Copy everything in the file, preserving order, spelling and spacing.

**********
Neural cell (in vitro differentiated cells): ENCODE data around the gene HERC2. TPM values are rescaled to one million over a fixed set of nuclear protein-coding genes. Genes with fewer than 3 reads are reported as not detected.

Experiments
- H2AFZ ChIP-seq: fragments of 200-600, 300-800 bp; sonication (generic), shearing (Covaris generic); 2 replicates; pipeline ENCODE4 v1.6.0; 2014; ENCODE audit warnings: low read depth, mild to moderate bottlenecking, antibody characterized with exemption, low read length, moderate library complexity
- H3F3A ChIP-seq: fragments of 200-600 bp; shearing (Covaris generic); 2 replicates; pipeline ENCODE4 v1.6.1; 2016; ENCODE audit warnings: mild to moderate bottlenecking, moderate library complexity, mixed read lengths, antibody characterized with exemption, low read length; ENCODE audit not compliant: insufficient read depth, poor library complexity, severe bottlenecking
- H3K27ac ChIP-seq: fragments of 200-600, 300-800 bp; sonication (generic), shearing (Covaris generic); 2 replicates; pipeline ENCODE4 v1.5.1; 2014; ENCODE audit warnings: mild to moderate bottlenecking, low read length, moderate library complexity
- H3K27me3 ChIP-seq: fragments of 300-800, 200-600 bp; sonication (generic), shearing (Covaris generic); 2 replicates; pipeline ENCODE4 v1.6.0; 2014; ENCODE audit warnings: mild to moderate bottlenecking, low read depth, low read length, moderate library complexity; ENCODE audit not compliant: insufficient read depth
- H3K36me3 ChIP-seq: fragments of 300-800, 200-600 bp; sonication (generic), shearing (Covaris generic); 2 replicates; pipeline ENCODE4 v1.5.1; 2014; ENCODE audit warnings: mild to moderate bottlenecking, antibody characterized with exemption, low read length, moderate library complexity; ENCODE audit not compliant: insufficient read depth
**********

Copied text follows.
Neural cell (in vitro differentiated cells): ENCODE data around the gene HERC2. TPM values are rescaled to one million over a fixed set of nuclear protein-coding genes. Genes with fewer than 3 reads are reported as not detected.

Experiments
- H2AFZ ChIP-seq: fragments of 200-600, 300-800 bp; sonication (generic), shearing (Covaris generic); 2 replicates; pipeline ENCODE4 v1.6.0; 2014; ENCODE audit warnings: low read depth, mild to moderate bottlenecking, antibody characterized with exemption, low read length, moderate library complexity
- H3F3A ChIP-seq: fragments of 200-600 bp; shearing (Covaris generic); 2 replicates; pipeline ENCODE4 v1.6.1; 2016; ENCODE audit warnings: mild to moderate bottlenecking, moderate library complexity, mixed read lengths, antibody characterized with exemption, low read length; ENCODE audit not compliant: insufficient read depth, poor library complexity, severe bottlenecking
- H3K27ac ChIP-seq: fragments of 200-600, 300-800 bp; sonication (generic), shearing (Covaris generic); 2 replicates; pipeline ENCODE4 v1.5.1; 2014; ENCODE audit warnings: mild to moderate bottlenecking, low read length, moderate library complexity
- H3K27me3 ChIP-seq: fragments of 300-800, 200-600 bp; sonication (generic), shearing (Covaris generic); 2 replicates; pipeline ENCODE4 v1.6.0; 2014; ENCODE audit warnings: mild to moderate bottlenecking, low read depth, low read length, moderate library complexity; ENCODE audit not compliant: insufficient read depth
- H3K36me3 ChIP-seq: fragments of 300-800, 200-600 bp; sonication (generic), shearing (Covaris generic); 2 replicates; pipeline ENCODE4 v1.5.1; 2014; ENCODE audit warnings: mild to moderate bottlenecking, antibody characterized with exemption, low read length, moderate library complexity; ENCODE audit not compliant: insufficient read depth